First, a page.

What is one of the hallmarks of a California gold rush town?

I live in the west so I study all western boomtowns. I think one hallmark of the California Gold Rush town was the lack of violence. Don’t get me wrong, there was an incredible amount of theft, graft, robbery, and cheating. Some of California’s power brokers made their money charging unbelievable prices for food and equipment during the Gold Rush. It was a dangerous time.

But I just visited Boot Hill in Tombstone and was once again struck by the amount of violent deaths that occurred in the short two-year period of 1880-82. The California Gold Rush happened in 1849. It’s my opinion that soldiers going west after fighting in the Civil War of 1862-65 brought a new and more violent tone to the western boomtowns. So I’d say, even though there was crime in the Gold Rush, it lacked the bloody violence we saw in later boomtowns throughout the west.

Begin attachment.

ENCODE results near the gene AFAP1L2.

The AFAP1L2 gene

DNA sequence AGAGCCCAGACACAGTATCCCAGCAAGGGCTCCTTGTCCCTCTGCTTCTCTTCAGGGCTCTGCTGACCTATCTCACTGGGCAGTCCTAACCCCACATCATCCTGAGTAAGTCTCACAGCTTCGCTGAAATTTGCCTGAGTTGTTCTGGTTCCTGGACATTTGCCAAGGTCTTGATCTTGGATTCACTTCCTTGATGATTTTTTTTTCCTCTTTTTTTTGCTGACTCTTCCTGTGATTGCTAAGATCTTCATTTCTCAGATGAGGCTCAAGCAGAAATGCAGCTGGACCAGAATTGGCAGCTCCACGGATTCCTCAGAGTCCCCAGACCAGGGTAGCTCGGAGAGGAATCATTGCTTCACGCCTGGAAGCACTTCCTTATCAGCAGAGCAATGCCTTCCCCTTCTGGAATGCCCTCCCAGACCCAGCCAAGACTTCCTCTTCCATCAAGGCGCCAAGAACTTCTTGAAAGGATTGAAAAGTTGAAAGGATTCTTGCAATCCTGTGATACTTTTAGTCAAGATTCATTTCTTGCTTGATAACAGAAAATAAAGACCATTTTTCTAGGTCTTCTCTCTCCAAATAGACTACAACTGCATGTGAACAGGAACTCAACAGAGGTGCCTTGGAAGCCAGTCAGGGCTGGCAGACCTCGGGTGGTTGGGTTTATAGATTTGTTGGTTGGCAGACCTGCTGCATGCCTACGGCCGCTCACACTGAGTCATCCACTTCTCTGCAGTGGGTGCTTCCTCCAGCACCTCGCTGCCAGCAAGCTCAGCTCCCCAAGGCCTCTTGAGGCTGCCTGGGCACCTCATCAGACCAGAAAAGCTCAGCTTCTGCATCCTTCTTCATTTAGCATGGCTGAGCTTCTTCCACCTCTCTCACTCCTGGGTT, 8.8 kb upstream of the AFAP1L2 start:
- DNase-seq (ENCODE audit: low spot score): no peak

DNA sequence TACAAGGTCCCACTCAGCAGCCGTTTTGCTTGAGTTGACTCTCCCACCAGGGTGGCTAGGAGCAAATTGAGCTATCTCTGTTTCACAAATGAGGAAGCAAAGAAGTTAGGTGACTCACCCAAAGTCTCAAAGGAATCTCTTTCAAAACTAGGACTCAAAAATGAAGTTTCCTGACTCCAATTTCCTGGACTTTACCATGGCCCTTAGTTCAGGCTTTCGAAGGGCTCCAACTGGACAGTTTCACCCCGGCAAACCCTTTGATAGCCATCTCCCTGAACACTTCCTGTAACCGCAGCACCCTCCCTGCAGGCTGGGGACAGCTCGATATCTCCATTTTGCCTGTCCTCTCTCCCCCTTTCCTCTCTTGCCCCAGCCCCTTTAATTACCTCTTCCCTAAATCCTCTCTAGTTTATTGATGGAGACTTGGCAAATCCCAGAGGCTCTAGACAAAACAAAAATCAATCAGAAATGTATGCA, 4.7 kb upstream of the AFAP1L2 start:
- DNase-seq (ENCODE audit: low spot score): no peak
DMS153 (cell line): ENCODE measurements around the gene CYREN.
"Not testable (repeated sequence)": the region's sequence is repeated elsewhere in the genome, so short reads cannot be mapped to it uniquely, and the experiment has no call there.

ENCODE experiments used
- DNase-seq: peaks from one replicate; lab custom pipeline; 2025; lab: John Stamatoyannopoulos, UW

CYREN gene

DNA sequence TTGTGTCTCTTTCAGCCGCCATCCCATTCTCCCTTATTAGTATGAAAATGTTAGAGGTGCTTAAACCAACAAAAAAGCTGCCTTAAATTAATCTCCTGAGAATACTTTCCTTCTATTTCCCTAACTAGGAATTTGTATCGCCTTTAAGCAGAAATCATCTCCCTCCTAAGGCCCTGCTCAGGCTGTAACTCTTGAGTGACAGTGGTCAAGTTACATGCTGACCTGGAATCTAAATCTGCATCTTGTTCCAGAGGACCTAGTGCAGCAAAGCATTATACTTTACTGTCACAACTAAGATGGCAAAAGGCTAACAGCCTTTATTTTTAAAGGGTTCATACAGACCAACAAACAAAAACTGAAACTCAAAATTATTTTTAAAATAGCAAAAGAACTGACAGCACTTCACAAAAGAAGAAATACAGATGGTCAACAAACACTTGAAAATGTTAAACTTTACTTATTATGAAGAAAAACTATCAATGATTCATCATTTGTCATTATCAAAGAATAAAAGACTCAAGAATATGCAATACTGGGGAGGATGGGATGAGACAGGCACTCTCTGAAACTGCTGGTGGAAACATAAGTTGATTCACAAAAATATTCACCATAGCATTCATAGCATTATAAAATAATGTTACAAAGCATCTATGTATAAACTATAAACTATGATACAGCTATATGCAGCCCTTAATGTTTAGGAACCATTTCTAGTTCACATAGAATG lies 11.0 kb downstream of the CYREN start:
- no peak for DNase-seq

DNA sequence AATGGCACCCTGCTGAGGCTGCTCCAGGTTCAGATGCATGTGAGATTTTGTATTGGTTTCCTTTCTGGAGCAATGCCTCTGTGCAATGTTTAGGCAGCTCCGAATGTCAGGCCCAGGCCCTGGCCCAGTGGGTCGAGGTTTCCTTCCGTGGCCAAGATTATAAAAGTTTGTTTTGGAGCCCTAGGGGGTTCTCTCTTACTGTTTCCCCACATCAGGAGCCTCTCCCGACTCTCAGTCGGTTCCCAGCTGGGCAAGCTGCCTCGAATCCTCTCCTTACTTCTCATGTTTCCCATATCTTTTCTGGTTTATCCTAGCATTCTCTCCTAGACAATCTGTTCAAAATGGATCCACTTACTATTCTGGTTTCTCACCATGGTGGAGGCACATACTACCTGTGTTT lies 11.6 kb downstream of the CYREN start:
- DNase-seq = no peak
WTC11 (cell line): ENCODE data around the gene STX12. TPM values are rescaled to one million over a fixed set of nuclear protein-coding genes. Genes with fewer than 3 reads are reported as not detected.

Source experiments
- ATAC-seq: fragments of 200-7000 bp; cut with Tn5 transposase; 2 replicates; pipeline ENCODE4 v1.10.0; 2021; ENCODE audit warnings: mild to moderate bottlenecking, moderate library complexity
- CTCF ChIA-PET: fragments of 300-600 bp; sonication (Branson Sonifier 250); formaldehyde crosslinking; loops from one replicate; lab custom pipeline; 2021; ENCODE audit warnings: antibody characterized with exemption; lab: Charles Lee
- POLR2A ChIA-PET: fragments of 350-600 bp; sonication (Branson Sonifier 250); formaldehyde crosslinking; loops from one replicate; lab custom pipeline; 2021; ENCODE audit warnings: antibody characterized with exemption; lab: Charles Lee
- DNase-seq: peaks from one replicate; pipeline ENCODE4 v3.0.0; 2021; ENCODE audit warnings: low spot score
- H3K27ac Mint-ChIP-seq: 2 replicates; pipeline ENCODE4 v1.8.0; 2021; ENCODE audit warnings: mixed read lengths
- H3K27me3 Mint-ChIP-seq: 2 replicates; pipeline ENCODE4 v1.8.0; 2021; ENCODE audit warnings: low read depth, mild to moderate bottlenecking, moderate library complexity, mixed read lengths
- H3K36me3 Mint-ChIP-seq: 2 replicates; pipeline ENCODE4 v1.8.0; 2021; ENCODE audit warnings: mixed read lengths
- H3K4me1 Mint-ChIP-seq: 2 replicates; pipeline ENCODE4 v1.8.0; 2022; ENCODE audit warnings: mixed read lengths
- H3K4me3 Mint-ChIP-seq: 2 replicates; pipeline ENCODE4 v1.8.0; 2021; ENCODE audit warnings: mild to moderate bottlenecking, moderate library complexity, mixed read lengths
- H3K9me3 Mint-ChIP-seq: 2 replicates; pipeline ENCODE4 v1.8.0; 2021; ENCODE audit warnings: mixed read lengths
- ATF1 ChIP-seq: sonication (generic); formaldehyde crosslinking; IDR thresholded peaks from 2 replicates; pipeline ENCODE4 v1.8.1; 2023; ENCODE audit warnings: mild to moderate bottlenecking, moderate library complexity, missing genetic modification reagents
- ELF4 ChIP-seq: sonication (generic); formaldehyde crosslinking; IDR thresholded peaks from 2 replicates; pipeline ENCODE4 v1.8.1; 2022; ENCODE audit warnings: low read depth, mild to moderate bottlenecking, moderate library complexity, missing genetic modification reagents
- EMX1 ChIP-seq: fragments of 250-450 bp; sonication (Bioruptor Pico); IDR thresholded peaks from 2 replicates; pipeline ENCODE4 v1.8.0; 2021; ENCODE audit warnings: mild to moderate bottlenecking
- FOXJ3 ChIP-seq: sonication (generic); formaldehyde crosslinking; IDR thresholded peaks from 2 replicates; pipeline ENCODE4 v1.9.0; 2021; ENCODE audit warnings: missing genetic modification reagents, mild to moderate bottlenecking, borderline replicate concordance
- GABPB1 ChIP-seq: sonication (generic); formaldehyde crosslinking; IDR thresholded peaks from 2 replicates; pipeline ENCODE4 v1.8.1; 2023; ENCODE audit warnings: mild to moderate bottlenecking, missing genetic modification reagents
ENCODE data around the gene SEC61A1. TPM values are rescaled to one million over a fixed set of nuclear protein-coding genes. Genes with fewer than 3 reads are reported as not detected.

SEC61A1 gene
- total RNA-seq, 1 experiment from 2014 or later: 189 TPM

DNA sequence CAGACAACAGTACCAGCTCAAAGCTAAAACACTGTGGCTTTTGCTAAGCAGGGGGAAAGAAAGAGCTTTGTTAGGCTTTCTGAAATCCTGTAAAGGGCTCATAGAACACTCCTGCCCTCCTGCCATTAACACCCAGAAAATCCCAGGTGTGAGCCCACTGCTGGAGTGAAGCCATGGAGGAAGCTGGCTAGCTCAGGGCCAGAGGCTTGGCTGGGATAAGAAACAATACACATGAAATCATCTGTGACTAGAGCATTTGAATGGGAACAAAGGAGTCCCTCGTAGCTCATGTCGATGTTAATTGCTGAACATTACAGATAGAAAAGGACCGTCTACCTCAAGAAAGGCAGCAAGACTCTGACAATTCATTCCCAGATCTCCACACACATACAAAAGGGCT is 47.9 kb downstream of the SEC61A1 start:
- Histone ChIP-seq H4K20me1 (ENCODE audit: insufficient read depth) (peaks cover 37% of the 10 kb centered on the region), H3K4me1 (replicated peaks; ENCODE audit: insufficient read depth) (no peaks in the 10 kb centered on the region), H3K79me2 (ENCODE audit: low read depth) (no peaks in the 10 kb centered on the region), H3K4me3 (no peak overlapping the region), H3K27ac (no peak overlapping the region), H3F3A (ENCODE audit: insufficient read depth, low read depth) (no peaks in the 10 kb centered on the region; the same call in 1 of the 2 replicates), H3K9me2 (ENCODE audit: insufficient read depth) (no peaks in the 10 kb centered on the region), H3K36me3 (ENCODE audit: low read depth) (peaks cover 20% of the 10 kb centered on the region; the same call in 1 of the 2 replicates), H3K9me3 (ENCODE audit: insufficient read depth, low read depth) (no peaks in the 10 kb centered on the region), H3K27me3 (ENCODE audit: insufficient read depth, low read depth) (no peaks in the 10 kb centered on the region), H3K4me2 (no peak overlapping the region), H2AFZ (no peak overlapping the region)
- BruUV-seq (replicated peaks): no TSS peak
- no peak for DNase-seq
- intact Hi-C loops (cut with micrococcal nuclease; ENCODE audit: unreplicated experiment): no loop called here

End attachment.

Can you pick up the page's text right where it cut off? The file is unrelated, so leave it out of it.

What does a day in the life of a typical resident of a California gold rush town look like?

Most people who lived in the town would have had a life marked by incredible activity … night and day.

Miners would be swarming the hills surrounding the area, living in tents or lean-tos with little protection from the elements. They had few supplies and spent their time panning or working the sluices. They were in constant need of food, tools, medical help and entertainment.

The townspeople supplied all those needs and charged incredible amounts for those services. The townspeople also lived in wagons or buildings with wood bottoms and a canvas roof so they could move quickly and follow the gold and the miners.